The Independent ran an article on Friday about Shaul Mofaz, a contender for the Kadima party leadership and presumably, if it looks like Likud is a better bet for electoral success than Kadima, also a contender for the position of Defense Minister in a Netanyahu government. The article describes a briefing Mofaz gave in May 2001 (when he was Army Chief of Staff) in which he reportedly gave verbal instructions to the IDF's senior commanders in the West Bank that he expected from them seventy dead Palestinians every day.
The significant thing about that article is not what it says about Shaul Mofaz: I don't think he is at all unique among the Israeli leadership in his "kill-em-all-let-god-decide" attitude toward the lives of Palestinian people. The significant thing about this article is not that it happens to be Shaul Mofaz who is speaking, but that it shows very senior Israeli officers considering setting a daily quota of Palestinians to be killed. And that is significant because it confirms the testimony of Israeli servicemen who have come forward to describe how they carried out such a policy on the ground in the Occupied Territories during the al Aqsa intifada.
I've already blogged about Israeli soldiers who talked after the fact about killing unarmed Palestinians simply because on a particular night the IDF chain of command would issue verbal orders that any Palestinian found on the street is "sentenced to death".
And this testimony, from an Israeli (former) officer, specifically describes his experience of killing Palestinians in order to fulfil a quota [emphasis mine]:
Captain T. was the commander of an armed high-speed reconnaissance boat. His naval commanders expected him to have a brilliant military career. But soon after Operation Defensive Shield, T. handed back his equipment and went to India. He came home for a visit, and his mother turned to the Breaking the Silence organization to have an activist talk to him. His story, from the spring of 2002, can explain what can happen to a Palestinian family that goes out for a breath of fresh air on the Gaza shore. His words are quoted with necessary cuts and editing:
"After Defensive Shield two boats went down to the area of Sudaniya in the northern Gaza Strip. We had with us representatives of the navy, of the air force, of helicopter units, and of various participating combat units, as well as people from units on the shore, intelligence, etc. One of the senior officers told us that the Israel Defense Forces was acting in very extensively and said that he wanted 'two dead every night'; 'I want at least two "terrorists" every night,' he said, from the beach front. The feeling was of a revenge mission. We waited, two boats, at a distance of about 2,000 meters from the shore.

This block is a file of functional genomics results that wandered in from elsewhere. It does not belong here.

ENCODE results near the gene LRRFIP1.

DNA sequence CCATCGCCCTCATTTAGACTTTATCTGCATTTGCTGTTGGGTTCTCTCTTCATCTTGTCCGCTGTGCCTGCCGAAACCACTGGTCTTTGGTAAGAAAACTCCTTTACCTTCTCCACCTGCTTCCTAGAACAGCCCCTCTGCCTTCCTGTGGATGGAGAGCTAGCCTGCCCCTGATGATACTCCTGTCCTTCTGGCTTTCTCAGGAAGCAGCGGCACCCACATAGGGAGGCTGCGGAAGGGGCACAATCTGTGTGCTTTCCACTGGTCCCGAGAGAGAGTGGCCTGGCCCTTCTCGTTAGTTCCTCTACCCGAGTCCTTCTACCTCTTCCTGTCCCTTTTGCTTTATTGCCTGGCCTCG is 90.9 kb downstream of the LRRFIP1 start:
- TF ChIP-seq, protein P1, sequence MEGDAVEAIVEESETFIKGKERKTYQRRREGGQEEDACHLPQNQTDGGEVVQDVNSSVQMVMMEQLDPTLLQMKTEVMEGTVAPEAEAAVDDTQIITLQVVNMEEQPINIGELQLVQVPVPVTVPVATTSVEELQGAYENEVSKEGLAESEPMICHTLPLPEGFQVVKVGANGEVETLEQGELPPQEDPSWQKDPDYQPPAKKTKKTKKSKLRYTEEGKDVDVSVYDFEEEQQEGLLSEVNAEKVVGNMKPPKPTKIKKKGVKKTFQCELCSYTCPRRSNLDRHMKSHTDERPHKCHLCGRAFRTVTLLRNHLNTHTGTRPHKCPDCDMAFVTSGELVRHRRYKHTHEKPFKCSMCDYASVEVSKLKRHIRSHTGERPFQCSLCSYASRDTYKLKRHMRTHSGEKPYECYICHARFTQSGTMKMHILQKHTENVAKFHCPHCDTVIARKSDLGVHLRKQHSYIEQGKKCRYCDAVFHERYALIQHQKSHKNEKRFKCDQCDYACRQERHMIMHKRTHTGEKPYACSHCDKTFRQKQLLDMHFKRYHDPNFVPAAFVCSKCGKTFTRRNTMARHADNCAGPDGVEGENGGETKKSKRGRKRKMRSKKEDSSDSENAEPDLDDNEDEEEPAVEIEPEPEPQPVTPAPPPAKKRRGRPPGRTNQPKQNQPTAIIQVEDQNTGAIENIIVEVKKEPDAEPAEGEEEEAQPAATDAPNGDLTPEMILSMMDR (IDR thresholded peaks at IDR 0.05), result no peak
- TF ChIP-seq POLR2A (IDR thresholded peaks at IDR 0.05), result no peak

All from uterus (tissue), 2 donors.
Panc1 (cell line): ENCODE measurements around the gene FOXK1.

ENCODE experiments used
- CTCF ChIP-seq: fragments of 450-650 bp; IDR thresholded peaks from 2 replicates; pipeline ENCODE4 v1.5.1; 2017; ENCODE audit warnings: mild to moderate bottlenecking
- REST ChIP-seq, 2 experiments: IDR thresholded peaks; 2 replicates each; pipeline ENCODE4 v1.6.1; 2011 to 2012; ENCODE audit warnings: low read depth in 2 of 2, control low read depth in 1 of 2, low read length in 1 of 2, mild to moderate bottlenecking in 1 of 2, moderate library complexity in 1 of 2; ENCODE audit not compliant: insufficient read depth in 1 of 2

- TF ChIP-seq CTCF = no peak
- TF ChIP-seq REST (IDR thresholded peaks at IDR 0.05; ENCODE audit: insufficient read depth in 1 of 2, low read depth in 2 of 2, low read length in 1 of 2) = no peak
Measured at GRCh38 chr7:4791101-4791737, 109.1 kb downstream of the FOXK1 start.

"We spotted a patrol on the shore going to the beach outside our target area, on the beach itself. About three to four people sat there at the beach and lit a fire, and we noted some action between the (patrol) group and the fire. We had no other identification of these people, no idea who they were, whether they were armed or not.
"When Naval Task Force 13 signaled that they saw weapons at the site, all of us (on the boat) felt very excited. Night after night boats returned from nightly duty without firing a single shot, and now we had such an opportunity. Our feeling was imbued by the aura of 'Defensive Shield,' the (suicide) attacks preceding it and the tension. No wonder I wanted to shoot. I said 'legitimate target' and had the concurrence of all other ranks up to the one giving the order. And we started firing. We continued shooting, aiming at hitting as many as possible, even those carrying the wounded. The problematic issue was that we didn't really know who was sitting around the fire. It could have been the kid brother of someone there, it could have been ...we don't know. This happened every night.
"Another incident occurred in the southern area of Khan Yunis. Ten people went into a building. Again there was no discrimination between the armed and the unarmed, and you didn't know exactly who was inside. People started coming from the area to help the wounded and into this chaos we fired at figures running in all directions, to take out as many as possible. Like a video game, click, click, click. I wanted to shoot. In my eyes it was legitimate, otherwise I would have refused. I was crazed.
"It is highly probably that on the beach there was a child of 12 who was waiting with the narghile for his big brother to come back from guard duty. A person like that is not a legitimate target. I think that I am a war criminal. Supposing that people come to me now, and I'm on my trip, and they put me on trial at the International Court of Justice, what can I tell them? I know that I obeyed an order that is illegal in my eyes. If a relative were to come to me now, I would tell him: I am guilty. Your child was murdered for no reason because we wanted to bring two corpses every night."
-- Not Just A Security Thing, by Akiva Eldar; Ha'aretz, 20 Jun 2006.
It is the actual killing of Palestinians to meet an arbitrary quota that is the really newsworthy aspect of this story, not whether Mofaz's part in formulating the policy "reinforces [his] image of hawkishness" as he positions himself for a run at the Kadima party leadership.